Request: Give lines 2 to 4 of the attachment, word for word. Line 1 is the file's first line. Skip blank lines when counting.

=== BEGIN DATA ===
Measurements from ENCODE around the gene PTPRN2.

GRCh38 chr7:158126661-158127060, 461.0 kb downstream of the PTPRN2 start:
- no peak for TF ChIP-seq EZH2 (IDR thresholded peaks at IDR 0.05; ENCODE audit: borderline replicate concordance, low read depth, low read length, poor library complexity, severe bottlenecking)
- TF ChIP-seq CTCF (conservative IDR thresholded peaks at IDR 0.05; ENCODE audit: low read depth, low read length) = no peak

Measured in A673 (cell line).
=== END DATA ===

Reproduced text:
GRCh38 chr7:158126661-158127060, 461.0 kb downstream of the PTPRN2 start:
- no peak for TF ChIP-seq EZH2 (IDR thresholded peaks at IDR 0.05; ENCODE audit: borderline replicate concordance, low read depth, low read length, poor library complexity, severe bottlenecking)
- TF ChIP-seq CTCF (conservative IDR thresholded peaks at IDR 0.05; ENCODE audit: low read depth, low read length) = no peak